Larry Kotlikoff: These prior columns bear on your question: “Why You Should Never Wait Until After 70 to Take Social Security” and “Waiting Until 70 for Social Security: How Long Must You Live to Make it Worth the Wait?”
But let me respond directly to the points you raise. If waiting to collect leads to higher benefits, which is often, but not always, the case, you’ll be thanking yourself when you are 100 for having done so. You don’t want to outlive your savings. And with increasing longevity, that’s becoming more and more of a possibility. Yes, you may die young and not even break even — but that’s the good news. Because if you die young, you won’t have to worry about running out of money.
Social Security provides longevity insurance because when the really bad thing happens — you refuse to die — Social Security keeps paying out. We don’t normally think about breaking even when it comes to buying insurance polices. We don’t say, “Gee, I’m not going to buy homeowners insurance because I don’t expect to break even on the policy.” Instead, we say, “I don’t care if, on average, my house won’t burn down very often. I need to protect myself against the worst case scenario and am going to buy the policy.”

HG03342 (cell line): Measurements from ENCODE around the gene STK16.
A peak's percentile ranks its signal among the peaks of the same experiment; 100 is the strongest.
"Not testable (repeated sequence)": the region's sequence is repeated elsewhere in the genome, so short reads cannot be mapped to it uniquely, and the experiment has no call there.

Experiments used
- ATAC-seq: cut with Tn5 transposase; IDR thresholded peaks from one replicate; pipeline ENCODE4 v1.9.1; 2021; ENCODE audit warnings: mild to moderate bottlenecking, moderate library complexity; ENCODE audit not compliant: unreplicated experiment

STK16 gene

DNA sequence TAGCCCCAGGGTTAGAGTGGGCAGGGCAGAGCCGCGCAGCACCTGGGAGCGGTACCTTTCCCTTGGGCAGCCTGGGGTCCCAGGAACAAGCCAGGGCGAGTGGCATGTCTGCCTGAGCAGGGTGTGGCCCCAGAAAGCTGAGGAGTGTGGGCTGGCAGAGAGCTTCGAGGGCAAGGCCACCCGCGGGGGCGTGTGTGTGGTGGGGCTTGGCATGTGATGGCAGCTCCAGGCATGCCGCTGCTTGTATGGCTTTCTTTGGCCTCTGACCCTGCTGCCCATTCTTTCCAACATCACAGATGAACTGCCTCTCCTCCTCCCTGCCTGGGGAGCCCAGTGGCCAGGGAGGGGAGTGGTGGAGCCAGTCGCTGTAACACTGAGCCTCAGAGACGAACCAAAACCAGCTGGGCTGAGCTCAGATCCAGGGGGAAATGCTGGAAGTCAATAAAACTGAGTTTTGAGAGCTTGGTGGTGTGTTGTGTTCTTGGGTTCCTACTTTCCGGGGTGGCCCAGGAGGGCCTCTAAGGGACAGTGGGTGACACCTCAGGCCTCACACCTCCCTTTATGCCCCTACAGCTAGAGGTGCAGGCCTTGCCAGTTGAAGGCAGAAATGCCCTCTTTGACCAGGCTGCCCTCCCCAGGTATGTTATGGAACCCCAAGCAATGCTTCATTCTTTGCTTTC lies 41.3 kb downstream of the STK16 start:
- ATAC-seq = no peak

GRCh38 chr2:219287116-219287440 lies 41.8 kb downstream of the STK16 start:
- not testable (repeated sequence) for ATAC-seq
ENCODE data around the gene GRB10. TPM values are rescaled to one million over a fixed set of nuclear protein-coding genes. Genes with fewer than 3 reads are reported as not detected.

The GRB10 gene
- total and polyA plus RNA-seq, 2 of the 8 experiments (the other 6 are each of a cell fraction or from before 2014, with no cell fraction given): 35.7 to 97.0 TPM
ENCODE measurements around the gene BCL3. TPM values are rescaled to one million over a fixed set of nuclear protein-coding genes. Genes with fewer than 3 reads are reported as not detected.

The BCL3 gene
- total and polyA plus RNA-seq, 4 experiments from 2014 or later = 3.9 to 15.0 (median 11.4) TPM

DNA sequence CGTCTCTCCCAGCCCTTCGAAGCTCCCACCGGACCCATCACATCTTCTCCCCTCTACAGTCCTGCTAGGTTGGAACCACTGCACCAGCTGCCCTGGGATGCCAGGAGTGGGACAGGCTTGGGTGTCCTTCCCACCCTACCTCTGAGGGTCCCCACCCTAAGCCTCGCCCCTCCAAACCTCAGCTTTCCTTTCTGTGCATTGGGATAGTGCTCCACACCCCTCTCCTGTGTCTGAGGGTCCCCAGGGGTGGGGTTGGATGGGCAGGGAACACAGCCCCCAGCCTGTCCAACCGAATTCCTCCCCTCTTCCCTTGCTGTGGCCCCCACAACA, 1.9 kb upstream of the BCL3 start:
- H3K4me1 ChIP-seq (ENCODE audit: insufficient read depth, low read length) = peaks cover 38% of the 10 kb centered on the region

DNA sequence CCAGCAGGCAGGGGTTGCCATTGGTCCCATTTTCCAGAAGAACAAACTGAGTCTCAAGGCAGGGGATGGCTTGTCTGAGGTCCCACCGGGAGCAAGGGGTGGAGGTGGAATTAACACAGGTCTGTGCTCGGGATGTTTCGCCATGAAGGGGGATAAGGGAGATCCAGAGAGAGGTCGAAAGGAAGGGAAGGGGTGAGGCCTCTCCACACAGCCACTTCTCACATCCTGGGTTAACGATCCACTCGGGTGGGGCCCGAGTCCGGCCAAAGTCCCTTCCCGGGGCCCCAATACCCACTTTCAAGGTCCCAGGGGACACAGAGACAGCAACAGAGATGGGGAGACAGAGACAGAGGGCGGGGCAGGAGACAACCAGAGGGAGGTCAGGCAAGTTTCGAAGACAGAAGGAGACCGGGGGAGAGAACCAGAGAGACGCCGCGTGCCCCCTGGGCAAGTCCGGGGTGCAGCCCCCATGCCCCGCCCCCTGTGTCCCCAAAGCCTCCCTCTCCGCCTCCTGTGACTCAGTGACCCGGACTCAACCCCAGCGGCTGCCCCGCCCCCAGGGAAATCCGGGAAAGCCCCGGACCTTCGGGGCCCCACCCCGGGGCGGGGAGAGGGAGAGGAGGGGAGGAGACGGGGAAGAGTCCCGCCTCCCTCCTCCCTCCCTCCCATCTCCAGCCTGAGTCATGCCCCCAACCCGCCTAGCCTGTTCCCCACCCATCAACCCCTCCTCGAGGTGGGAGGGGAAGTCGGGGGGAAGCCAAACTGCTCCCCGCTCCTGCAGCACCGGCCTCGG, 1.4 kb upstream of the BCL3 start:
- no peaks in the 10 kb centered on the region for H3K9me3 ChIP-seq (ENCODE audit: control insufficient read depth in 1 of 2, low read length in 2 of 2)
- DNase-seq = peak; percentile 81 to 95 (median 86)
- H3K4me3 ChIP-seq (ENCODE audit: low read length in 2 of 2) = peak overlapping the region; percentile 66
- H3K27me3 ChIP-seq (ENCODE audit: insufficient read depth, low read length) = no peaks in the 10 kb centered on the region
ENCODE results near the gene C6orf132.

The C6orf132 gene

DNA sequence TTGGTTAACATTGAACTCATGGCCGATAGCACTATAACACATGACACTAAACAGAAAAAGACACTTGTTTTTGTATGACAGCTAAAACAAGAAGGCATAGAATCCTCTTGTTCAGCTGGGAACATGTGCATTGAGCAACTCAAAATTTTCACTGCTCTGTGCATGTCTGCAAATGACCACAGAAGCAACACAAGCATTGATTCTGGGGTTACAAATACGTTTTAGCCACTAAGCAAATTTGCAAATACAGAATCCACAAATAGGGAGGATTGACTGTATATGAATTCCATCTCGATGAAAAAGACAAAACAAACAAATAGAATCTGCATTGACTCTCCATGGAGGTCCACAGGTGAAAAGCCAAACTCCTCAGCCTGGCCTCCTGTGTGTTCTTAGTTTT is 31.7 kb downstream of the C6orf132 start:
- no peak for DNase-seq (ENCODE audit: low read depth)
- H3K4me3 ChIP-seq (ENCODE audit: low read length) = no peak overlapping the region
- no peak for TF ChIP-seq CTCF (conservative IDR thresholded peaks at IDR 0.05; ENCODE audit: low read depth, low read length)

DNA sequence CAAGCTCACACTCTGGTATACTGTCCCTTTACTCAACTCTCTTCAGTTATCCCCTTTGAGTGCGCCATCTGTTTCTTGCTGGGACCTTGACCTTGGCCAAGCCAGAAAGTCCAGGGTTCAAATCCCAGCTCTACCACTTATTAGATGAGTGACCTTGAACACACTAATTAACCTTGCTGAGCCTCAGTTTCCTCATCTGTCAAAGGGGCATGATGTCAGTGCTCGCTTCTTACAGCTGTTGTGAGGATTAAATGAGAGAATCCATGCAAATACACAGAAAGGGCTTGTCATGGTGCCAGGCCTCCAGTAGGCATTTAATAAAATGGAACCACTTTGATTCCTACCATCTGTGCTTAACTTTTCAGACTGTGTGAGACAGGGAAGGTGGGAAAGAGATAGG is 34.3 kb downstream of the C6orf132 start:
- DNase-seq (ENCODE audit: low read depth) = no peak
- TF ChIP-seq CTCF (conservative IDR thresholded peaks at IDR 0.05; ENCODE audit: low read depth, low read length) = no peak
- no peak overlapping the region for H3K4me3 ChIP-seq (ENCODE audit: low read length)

In a story in Sunday’s New York Times, “For Retirees, a Million-Dollar Illusion,” my friend Alicia Munnell, director of the Center for Retirement Research at Boston College, is quoted as saying, “Most people haven’t saved nearly enough, not even people who have put away $1 million.”
“The average 65-year-old woman today can be expected to live to 86,” wrote Jeff Sommer in The Times article, “a man to 84. One out of 10 people who are 65 today will live past 95, according to projections from the Social Security Administration.”
Therefore, wrote Sommer, citing data from the Bernstein Global Wealth Management group, conservative investors drawing down their retirement portfolios as required by law and spending what they withdraw would have a 38 percent chance of running out before dying.
I’d add an observation. You cannot guarantee that you will receive a decent return after inflation on your investments. Remember, for every extra increment of reward you get in your return on an investment, you’re taking an extra increment of risk.
Many people think that stocks are safe, or at least safer, in the long run. But as my Boston University colleague Zvi Bodie has long pointed out, if you’re invested in stocks, and stocks crash just when you retire, you may run out of money before the long run ever arrives.
Remember that the Dow Jones Industrial Average lost 90 percent of its value between 1929 and 1933, and that its Japanese equivalent, the Nikkei average, is still down by two-thirds from its peak 23 years ago. Or consider what happened to stocks in the Dot Com and 2008 stock market crashes.